Sources documenting the admission and fate of Hermann Kaftal provide an example of the situation Christian children who were declared Jewish by the National Socialists and their families faced. Illness, private tutoring, and preparation for emigration were probably all reasons given in order to delay or avoid the attendance of one of the Jewish schools. On the other hand, Mrs. Kaftal’s protest against the dismissal of teacher Richard Levi in the spring of 1941 suggests that her son Hermann was happy to attend the classes he taught.
One example illustrating just how absurd it seemed to Liberal Jews to send their children to an Orthodox Jewish school was the foundation of the “Blankeneser Schulzirkel” by Rahel Liebeschütz. In a retrospective account that probably stems from an interview with Joseph Walk, which probably took place in 1971, Dr. Max Plaut, chairman of the Jewish Religious Association of Greater Hamburg Jüdischer Religionsverband Groß-Hamburg from 1938–1943, described the issue of school attendance between the community’s Orthodox and Liberal members as virtually uncontroversial, however.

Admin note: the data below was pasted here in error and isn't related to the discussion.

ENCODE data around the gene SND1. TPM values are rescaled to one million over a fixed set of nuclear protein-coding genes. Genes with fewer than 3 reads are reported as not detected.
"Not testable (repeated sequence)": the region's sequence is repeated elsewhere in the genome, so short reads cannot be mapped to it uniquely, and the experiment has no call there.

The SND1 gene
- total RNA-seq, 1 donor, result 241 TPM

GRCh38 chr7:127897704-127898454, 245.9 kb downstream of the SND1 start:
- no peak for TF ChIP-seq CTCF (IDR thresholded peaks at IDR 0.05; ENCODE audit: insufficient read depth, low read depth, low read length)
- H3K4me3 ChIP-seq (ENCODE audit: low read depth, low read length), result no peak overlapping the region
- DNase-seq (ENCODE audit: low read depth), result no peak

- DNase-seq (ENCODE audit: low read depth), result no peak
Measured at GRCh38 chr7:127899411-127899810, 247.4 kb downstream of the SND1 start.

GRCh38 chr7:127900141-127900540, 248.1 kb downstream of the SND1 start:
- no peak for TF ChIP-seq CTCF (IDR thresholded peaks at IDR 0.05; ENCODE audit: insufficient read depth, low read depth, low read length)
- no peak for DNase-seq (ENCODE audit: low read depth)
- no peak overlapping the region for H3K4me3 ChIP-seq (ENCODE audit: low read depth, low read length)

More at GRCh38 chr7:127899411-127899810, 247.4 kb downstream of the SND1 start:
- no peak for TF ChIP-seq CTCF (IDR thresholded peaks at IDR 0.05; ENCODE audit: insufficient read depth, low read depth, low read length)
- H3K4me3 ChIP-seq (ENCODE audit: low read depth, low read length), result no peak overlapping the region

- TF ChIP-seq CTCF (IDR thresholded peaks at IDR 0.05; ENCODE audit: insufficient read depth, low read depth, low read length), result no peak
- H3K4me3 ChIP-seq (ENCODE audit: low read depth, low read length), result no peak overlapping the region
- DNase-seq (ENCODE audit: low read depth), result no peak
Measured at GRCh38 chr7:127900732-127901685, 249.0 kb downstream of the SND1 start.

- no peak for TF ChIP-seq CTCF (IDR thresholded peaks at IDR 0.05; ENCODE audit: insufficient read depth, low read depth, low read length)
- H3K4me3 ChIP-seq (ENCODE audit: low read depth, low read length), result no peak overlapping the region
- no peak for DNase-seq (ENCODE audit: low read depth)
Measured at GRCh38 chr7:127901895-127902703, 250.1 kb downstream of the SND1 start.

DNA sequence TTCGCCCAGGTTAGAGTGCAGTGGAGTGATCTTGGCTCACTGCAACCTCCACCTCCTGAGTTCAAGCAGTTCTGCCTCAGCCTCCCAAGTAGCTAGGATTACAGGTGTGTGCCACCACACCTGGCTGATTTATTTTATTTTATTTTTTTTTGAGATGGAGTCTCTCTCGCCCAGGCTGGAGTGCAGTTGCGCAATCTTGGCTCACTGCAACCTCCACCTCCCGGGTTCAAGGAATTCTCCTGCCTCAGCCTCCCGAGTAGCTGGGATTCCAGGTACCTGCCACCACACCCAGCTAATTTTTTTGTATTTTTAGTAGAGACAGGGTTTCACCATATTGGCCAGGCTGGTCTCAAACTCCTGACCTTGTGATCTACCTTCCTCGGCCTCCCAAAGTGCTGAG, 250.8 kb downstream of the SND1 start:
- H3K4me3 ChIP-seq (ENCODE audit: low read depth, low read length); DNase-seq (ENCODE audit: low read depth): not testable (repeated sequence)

The memorandum also needs to be considered in the context of the fact that Hamburg’s Association of Israelite Communities in Hamburg Israelitischer Gemeindeverband in September 1933 had rejected the establishment of additional Jewish schools and the introduction of other classes on the grounds that they would exacerbate the Talmud Torah School’s and the Israelite Girls School’s struggle for survival. Following a decree issued by the Reich Minister for Education of July 2, 1937, the aspect of religious denomination became increasingly significant. The decree stipulated that so-called “Jewish mixed-bloods” [jüdische Mischlinge] were now allowed to attend Jewish schools and had to be reported immediately to the school authority Kultur- und Schulbehörde,which caused problems with regard to the admission of students. A school administration authority memorandum dated November 3, 1937 sheds light on this issue. The Talmud Torah School – being an Orthodox Jewish confessional school – considered all its students as Jews. In the memorandum, Spier explained the discrepancy between the halakhic definition of who was considered a Jew and the definition according to the new citizenship law Reichsbürgergesetz: Law passed on Sept. 15, 1935 by the National Socialists depriving the Jews of all political rights.. In order to prevent conflict with the community, the school deliberately did not investigate whether students applying for admission were “Volljuden” persons descended from at least three Jewish grandparents or “mixed-bloods” [Mischlinge]. They attended religious education classes despite not being considered Jews according to Jewish religious law. According to the Reich citizenship law, Law passed on Sept. 15, 1935 by the National Socialists depriving the Jews of all political rights. however, their attendance of religious education classes was interpreted as conversion to Judaism. Many students therefore left the school, so that the Talmud Torah School was worried for financial reasons. Consultations at the state school authority that were taken up after an inquiry by director Spier resulted in a new rule entitling the school to require proof of membership in the Jewish congregation from each student (see memorandum of 12/28/1937). The Talmud Torah School was also under pressure from the religious associations Kultusverbände who sought to increase their influence on the curriculum. All demands to this effect were rejected, however.